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Sporadic» Blog Archive » Too cool for brakes

Too cool for brakes

I know it’s been ages. I forgot my password and then I forgot that I forgot my password and then I forgot to forget that there was something to remember. Basically I slacked out for about 3 months.

However, I got an email from our old friend Sarah and she asked what had become of the bucket list and I realized that I had better get to it.

Fortunately, there’s something that I’ve been wondering about and so it lends itself to a instant topic.

In most major metropolitan areas* there are these folks who have what’s called a fixed gear bicycle or “fixie”. These are bikes that have, as you might imagine, only one gear that they are in all the time. Not unlike that huffy you had when you were 7. The difference, dear reader, between these bikes and your huffy is of course that the people that ride these are not 7… oh and most times these bikes don’t have brakes.

The other day I was explaining to Jen what a fixie was and I tried to explain why there weren’t brakes on the bikes and I couldn’t. According to some of the more popular fixie websites, it has something to do with being really connected to the road, bro.

Fixie culture seems to indicate that if you want to be …um… “super connected to the road” you must also be the kind of hipster that claims “I don’t even care what you think man, I’m just gonna be myself”**

As far as I can tell, fixies are like skateboards with more moving parts. You are required to outfit your fixie in all sorts of expensive ways like turning over and then sawing off the handle bars *** or sticking one of those idiotic center bar pads on it or making your wheels not match, or painting it some kind of spacey lime green or sticking one of those goofy mag wheels on it**** 

According to The fixed gear gallery: “In general, these bikes tend be more light weight and simple, requiring less maintenance than other bicycles. The lighter weight and continuous feedback through the transmission can translate to increased performance in some conditions, such as a better sense of control on slippery surface.” What they don’t tell you is that since you’re clearly too cool for brakes, it’ll also make you a menace if some objects gets in your way quickly.*****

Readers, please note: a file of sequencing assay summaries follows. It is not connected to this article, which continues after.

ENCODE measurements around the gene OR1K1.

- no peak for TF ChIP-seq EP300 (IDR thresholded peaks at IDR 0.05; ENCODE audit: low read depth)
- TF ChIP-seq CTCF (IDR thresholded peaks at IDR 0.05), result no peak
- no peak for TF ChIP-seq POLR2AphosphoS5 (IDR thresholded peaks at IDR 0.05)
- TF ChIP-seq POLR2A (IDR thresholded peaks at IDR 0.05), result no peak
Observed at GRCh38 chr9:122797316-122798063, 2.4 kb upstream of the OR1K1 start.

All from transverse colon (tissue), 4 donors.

I’m sure that were any of the fixie enthusiasts to actually come to my website (they won’t), they might call me a “hater”******. I’m okay with that. Anyone that tells me they love the simplicity of something and then spends hours and hours fixing something up needs to hear about their double standard. It’s like my friend in high school who told us her didn’t care about what people thought and then spent like 6 months perfectly adjusting the # of safety pins in his very carefully etched leather jacket with “The Exploited” painted on it. I even remember the day he told us it was finally just right.

I guess I should be glad they’re not driving cars….



*and especially here in SF

**And then working very, very, very hard to look like he doesn’t care, while still wearing all the right deisel fashons and bike messanger gear.

***Known as the “flop and chop”

**** but only on one of the wheels  (see rule 3)

*****Like a dog or a child or a swiftly moving 2 x 4 being swung at you from a conscientious resident of the sidewalk you insist on riding on (hey buddy, isn’t that a bike lane over there? Yes, right over there? Oh, you didn’t realize that you could use the bike lane for your ….uh…bike?)

******that’s youth speak for someone who doesn’t like the thing that you like used in a sentence like this “why do you haters got to hate on my super cool neon bike with no brakes”

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